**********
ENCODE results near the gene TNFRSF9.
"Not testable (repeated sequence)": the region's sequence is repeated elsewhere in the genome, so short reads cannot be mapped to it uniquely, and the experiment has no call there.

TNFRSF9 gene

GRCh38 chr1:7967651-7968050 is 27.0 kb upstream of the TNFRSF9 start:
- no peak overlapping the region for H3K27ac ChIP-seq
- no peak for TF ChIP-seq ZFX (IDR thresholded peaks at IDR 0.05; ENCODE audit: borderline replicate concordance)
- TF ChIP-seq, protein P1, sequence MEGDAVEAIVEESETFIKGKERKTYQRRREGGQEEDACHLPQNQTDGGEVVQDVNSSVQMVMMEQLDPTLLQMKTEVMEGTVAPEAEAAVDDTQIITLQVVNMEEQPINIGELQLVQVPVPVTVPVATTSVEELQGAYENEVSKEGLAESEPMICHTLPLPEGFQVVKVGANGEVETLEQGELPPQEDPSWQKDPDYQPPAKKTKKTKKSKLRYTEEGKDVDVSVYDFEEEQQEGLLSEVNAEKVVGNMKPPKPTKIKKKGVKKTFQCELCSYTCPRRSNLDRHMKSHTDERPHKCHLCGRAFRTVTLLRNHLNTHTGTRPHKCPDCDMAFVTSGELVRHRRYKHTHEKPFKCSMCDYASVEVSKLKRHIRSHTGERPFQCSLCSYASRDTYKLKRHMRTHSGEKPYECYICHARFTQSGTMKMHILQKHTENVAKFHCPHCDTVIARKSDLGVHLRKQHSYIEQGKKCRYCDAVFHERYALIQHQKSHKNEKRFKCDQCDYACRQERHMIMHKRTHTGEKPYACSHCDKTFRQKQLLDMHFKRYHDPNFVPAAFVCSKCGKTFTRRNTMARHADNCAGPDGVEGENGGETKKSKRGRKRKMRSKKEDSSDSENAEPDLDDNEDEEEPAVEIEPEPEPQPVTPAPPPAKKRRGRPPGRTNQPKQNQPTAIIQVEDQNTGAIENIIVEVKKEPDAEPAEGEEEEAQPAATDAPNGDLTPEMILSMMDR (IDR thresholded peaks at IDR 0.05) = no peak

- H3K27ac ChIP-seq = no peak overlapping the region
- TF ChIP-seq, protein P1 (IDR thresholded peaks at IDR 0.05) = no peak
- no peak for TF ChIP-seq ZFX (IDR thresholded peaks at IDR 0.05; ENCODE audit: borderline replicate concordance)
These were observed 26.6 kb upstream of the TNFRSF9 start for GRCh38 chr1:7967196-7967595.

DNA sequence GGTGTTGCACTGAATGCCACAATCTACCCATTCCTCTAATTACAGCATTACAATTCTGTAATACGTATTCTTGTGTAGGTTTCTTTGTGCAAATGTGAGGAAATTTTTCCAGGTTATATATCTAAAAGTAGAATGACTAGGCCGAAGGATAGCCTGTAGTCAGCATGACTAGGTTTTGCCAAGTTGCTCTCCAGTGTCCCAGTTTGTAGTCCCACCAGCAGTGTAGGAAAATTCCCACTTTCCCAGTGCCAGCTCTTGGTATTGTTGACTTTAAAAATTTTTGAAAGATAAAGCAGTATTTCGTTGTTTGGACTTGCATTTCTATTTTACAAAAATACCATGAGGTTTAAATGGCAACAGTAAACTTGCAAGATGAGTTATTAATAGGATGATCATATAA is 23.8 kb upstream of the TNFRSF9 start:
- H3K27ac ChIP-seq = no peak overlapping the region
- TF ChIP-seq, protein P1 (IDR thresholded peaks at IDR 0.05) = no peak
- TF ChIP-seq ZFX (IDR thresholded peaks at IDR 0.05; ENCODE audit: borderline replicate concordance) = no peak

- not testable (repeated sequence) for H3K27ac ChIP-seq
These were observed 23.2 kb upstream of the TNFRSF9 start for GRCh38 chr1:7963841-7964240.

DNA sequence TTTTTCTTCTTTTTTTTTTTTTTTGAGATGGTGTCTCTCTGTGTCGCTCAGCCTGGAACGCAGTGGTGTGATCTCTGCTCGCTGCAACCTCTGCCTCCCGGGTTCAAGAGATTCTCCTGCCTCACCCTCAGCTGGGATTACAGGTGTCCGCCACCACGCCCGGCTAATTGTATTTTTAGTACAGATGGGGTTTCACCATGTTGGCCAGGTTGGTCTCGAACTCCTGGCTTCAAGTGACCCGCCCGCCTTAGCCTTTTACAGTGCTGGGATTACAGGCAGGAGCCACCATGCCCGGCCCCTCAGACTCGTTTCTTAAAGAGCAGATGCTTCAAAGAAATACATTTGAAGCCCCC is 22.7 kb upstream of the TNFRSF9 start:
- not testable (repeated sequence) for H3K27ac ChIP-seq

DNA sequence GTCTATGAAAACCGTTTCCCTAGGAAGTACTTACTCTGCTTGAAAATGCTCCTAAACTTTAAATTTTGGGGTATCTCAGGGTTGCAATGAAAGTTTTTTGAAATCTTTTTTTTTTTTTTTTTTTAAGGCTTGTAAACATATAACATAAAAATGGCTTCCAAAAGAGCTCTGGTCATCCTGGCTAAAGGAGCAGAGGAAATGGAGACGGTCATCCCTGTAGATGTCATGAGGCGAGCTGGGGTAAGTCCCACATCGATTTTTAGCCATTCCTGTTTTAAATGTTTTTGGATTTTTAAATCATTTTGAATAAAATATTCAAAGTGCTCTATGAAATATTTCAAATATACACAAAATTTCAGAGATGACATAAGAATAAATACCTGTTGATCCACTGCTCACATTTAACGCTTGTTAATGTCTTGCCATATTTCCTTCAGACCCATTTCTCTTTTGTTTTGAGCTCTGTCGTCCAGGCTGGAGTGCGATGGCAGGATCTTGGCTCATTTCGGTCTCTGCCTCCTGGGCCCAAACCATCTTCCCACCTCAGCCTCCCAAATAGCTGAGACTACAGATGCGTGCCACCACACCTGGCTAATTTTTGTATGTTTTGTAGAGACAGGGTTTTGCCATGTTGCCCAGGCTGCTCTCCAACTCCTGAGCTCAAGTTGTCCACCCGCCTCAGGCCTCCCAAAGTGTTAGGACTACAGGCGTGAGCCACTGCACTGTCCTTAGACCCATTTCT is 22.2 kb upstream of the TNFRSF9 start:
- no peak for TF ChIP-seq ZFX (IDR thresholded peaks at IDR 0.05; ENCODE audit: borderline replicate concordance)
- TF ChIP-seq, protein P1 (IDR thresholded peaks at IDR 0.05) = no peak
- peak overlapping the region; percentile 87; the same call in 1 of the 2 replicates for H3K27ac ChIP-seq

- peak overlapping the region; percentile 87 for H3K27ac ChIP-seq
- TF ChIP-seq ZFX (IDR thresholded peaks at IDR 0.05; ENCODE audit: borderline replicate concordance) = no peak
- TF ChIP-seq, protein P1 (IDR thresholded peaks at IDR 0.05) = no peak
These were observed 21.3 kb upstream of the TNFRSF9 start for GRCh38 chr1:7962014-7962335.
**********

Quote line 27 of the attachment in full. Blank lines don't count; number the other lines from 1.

These were observed 21.3 kb upstream of the TNFRSF9 start for GRCh38 chr1:7962014-7962335.